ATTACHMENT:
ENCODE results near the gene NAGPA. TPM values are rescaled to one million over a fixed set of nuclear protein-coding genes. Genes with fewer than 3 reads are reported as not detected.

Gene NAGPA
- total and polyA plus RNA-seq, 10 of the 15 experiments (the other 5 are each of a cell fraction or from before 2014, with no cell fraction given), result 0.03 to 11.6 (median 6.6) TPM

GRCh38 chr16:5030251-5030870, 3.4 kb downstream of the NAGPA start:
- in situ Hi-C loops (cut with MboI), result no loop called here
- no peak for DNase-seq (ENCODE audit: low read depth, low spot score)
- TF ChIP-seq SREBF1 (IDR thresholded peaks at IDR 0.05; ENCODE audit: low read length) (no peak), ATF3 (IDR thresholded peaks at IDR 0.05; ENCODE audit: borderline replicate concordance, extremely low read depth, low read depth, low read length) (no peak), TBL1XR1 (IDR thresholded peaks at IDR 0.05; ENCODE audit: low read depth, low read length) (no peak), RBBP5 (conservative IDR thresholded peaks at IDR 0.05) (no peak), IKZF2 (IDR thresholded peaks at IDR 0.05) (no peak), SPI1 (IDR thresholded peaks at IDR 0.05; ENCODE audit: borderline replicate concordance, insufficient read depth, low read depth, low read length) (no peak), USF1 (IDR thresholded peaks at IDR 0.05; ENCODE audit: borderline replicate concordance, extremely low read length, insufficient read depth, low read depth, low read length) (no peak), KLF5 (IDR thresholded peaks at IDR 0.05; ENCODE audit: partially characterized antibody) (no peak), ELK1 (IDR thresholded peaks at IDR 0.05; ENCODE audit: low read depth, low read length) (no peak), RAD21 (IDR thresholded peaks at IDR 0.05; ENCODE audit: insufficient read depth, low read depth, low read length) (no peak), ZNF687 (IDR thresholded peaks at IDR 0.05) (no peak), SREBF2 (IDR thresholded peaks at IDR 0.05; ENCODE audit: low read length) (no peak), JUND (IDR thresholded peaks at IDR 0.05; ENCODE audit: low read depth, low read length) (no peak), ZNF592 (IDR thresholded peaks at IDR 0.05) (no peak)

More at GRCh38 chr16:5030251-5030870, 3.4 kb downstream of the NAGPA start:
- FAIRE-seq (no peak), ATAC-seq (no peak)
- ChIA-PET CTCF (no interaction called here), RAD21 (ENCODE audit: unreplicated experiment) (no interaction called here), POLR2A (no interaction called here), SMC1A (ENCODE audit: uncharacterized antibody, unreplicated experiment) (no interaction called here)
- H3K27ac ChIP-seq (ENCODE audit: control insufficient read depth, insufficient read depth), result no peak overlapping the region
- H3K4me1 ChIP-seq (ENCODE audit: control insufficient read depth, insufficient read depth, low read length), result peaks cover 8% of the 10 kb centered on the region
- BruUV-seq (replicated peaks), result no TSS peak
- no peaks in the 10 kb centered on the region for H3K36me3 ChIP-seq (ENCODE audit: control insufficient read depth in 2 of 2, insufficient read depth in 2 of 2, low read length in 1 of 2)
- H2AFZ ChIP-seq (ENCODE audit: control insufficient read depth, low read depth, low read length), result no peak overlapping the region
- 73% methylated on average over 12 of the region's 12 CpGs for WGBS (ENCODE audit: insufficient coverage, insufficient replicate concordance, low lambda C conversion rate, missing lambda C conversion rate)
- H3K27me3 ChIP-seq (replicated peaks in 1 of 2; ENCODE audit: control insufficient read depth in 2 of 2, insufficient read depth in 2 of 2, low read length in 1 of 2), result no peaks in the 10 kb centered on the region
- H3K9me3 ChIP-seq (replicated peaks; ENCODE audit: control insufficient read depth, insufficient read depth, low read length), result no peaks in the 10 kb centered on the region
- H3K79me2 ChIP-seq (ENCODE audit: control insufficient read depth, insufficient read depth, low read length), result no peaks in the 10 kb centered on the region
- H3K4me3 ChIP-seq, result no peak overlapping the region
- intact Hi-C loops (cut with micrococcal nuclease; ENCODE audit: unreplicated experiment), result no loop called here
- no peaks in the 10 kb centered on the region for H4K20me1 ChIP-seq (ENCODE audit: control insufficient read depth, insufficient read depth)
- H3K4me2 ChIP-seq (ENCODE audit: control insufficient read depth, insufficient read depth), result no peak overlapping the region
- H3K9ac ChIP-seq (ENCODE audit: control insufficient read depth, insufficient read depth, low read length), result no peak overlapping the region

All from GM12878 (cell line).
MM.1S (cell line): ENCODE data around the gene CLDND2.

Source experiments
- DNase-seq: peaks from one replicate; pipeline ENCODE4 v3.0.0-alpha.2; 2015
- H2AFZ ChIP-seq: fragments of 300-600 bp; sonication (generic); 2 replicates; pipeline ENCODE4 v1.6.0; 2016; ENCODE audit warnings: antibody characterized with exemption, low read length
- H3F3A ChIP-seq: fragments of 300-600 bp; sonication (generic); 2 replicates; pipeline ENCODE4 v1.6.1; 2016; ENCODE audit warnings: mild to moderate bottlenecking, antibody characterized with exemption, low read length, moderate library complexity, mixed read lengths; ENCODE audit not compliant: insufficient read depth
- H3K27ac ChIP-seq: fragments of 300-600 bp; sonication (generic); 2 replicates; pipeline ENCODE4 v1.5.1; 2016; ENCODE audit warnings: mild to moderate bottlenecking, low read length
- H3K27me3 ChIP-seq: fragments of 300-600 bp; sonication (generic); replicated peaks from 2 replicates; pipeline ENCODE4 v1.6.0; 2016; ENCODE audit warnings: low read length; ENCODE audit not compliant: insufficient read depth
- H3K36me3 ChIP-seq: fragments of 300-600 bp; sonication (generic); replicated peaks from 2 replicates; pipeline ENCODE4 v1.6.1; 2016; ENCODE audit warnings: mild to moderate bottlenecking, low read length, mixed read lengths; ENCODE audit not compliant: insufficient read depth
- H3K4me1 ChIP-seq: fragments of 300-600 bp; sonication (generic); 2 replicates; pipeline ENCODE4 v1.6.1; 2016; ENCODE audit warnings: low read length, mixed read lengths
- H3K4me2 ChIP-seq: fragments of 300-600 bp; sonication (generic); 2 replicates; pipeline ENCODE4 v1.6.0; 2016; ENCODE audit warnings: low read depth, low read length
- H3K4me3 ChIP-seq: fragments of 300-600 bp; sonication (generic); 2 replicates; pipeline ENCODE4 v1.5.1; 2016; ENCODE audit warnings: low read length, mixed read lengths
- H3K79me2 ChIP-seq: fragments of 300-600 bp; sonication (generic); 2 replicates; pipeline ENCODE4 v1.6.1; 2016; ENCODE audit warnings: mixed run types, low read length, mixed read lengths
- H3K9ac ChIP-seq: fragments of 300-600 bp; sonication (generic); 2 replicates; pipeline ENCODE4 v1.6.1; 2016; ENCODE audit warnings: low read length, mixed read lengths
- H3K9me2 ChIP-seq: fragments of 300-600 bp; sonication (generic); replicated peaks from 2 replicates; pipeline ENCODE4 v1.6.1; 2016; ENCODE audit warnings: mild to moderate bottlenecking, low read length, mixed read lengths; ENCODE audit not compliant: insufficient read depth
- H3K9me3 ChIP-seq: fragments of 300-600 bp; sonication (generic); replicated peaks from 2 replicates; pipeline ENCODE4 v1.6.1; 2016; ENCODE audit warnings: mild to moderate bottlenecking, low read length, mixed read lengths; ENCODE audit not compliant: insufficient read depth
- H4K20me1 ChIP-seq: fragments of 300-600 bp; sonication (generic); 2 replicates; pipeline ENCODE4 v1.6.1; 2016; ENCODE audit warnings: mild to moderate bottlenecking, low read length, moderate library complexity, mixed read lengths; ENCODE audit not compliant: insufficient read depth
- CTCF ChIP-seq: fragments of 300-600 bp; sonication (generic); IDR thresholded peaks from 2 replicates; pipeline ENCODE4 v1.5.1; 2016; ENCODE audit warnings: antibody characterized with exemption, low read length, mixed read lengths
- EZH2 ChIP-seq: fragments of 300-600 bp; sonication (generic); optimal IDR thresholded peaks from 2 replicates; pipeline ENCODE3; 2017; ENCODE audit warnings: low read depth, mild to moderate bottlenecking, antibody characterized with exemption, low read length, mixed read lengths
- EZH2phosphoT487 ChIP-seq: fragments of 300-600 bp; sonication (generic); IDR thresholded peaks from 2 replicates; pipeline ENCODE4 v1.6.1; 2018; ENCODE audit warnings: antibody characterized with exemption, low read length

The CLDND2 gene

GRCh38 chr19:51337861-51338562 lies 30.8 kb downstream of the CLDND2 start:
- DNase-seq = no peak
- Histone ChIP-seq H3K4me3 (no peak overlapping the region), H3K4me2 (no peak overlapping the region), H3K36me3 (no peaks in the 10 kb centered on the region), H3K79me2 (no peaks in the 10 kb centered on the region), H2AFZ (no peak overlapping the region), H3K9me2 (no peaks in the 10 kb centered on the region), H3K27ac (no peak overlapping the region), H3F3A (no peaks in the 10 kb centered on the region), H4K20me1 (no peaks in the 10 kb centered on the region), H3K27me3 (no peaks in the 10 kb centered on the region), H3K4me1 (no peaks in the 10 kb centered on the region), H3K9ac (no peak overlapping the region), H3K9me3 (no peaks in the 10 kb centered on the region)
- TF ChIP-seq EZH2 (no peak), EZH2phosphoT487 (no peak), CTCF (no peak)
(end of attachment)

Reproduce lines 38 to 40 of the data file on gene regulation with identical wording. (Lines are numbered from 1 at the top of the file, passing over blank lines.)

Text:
- H3K9ac ChIP-seq: fragments of 300-600 bp; sonication (generic); 2 replicates; pipeline ENCODE4 v1.6.1; 2016; ENCODE audit warnings: low read length, mixed read lengths
- H3K9me2 ChIP-seq: fragments of 300-600 bp; sonication (generic); replicated peaks from 2 replicates; pipeline ENCODE4 v1.6.1; 2016; ENCODE audit warnings: mild to moderate bottlenecking, low read length, mixed read lengths; ENCODE audit not compliant: insufficient read depth
- H3K9me3 ChIP-seq: fragments of 300-600 bp; sonication (generic); replicated peaks from 2 replicates; pipeline ENCODE4 v1.6.1; 2016; ENCODE audit warnings: mild to moderate bottlenecking, low read length, mixed read lengths; ENCODE audit not compliant: insufficient read depth